I also went into University to collect assignments. My amusing tutor that I've already written about wrote two wonderful comments on my journals and essay; "Good luck, mon ami, you have an awesome mind," and "I love your work!" Hahaha. Amusing tutors for the win. Oh, that's right - unless I go back and do post-grad (many years from now), I'll not be having any tutors. I got exceedingly good grades for both my journals and my essay, if you were wondering.
My best topics, the ones I did very well in, were "Teaching to Special Needs" and "Teaching Aboriginal and Torres Strait Islander Students". I sense a pattern forming. And you might say that it's all theory, but I tended to do well with students who had special needs within the classroom too - both those who struggled, and those who were advanced. These are good skills to have.
I've been thinking about teaching a lot recently - thinking of units I could teach, classroom routines I could adopt, expectations of students - all of that. I said at the beginning of this whole thing that I was terrified, and I really am, but I'm also so much more enthusiastic than I ever thought I would be. I miss teaching. I miss the school climate, the work which occupies great stretches of time, the interactions. I miss feeling like a productive member of society and knowing that I am making a difference.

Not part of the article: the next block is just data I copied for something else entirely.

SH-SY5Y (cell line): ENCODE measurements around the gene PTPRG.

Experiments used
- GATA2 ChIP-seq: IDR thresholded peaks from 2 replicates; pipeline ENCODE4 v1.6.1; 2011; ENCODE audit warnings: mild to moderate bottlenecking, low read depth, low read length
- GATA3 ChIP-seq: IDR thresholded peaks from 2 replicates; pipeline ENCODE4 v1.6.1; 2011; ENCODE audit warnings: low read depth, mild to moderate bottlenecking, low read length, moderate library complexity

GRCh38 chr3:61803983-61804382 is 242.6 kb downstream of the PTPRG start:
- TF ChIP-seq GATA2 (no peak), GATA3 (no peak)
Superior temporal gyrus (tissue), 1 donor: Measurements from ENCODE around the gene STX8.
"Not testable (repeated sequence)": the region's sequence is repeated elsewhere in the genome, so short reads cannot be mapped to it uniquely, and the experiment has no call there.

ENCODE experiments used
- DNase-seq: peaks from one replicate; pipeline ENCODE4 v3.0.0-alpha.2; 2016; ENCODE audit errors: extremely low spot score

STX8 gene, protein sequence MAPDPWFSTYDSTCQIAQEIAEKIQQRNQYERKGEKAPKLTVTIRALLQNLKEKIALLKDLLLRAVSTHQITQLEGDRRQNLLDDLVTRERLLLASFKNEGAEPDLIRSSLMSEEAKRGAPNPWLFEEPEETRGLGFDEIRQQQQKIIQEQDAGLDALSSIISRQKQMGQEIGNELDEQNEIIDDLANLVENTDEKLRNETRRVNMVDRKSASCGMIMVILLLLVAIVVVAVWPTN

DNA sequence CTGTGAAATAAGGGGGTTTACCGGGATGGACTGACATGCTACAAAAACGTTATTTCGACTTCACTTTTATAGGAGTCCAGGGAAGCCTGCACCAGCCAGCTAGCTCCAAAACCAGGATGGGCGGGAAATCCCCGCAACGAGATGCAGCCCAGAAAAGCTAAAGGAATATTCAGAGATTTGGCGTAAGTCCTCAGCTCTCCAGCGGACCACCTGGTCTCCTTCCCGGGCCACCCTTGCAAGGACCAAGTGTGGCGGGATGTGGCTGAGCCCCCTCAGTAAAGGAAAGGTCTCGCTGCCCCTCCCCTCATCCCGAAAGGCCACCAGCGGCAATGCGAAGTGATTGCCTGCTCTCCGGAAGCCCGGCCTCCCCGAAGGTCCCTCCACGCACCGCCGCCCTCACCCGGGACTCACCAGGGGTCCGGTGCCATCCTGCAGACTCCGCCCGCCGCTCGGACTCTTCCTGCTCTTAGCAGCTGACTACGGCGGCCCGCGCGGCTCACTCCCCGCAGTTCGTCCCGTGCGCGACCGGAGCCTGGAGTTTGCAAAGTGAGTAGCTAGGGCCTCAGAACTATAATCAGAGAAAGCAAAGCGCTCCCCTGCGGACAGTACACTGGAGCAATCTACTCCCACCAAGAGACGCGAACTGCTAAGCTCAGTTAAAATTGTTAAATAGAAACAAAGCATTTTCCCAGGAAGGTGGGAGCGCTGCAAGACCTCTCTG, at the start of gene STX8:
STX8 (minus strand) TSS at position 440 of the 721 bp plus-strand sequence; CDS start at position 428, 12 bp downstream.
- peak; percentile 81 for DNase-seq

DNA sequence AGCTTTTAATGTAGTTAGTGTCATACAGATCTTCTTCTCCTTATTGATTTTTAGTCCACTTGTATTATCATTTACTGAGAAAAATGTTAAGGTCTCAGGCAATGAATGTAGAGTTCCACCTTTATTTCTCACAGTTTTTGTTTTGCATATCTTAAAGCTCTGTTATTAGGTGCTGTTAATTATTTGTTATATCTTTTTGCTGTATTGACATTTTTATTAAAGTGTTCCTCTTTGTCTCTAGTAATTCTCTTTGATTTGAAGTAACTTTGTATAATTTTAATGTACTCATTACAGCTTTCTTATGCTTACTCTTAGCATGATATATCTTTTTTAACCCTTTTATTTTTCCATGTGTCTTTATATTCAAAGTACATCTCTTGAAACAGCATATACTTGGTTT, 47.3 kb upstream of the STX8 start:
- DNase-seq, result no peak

This whole not actually having a class to teach is kind of making me want to cry. Quite a bit. If I just knew I had a job - well, knowing me, I'd probably still be wanting to cry - but eventually I'd get my stuff together and God, I could totally do this, and it frightens, baffles and bewilders me that I want it so much. DECS, are you hearing me? I'm your girl. I want to teach! I want to teach in difficult places with difficult students! I can do this! Give me a chance?
I used to be a realist, you know. Since when did I get so sickeningly optimistic?